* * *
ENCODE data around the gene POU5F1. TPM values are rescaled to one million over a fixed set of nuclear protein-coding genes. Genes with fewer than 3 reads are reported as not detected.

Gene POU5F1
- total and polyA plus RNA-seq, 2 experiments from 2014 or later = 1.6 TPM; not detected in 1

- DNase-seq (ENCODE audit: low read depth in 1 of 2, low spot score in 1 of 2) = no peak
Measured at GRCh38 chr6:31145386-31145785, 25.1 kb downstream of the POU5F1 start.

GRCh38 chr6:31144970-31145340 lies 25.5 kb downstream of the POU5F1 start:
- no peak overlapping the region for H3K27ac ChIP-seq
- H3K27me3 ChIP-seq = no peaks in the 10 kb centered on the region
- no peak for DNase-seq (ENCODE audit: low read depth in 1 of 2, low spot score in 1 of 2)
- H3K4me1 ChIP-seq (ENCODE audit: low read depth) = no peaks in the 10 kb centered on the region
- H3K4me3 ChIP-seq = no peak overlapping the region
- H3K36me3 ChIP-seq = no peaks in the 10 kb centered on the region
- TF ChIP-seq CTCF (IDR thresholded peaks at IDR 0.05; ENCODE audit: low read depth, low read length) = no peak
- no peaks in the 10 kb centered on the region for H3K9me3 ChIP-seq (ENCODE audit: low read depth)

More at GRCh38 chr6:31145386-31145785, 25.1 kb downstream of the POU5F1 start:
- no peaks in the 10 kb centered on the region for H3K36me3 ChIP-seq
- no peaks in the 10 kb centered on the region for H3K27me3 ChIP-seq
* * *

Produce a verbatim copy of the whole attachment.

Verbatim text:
ENCODE data around the gene POU5F1. TPM values are rescaled to one million over a fixed set of nuclear protein-coding genes. Genes with fewer than 3 reads are reported as not detected.

Gene POU5F1
- total and polyA plus RNA-seq, 2 experiments from 2014 or later = 1.6 TPM; not detected in 1

- DNase-seq (ENCODE audit: low read depth in 1 of 2, low spot score in 1 of 2) = no peak
Measured at GRCh38 chr6:31145386-31145785, 25.1 kb downstream of the POU5F1 start.

GRCh38 chr6:31144970-31145340 lies 25.5 kb downstream of the POU5F1 start:
- no peak overlapping the region for H3K27ac ChIP-seq
- H3K27me3 ChIP-seq = no peaks in the 10 kb centered on the region
- no peak for DNase-seq (ENCODE audit: low read depth in 1 of 2, low spot score in 1 of 2)
- H3K4me1 ChIP-seq (ENCODE audit: low read depth) = no peaks in the 10 kb centered on the region
- H3K4me3 ChIP-seq = no peak overlapping the region
- H3K36me3 ChIP-seq = no peaks in the 10 kb centered on the region
- TF ChIP-seq CTCF (IDR thresholded peaks at IDR 0.05; ENCODE audit: low read depth, low read length) = no peak
- no peaks in the 10 kb centered on the region for H3K9me3 ChIP-seq (ENCODE audit: low read depth)

More at GRCh38 chr6:31145386-31145785, 25.1 kb downstream of the POU5F1 start:
- no peaks in the 10 kb centered on the region for H3K36me3 ChIP-seq
- no peaks in the 10 kb centered on the region for H3K27me3 ChIP-seq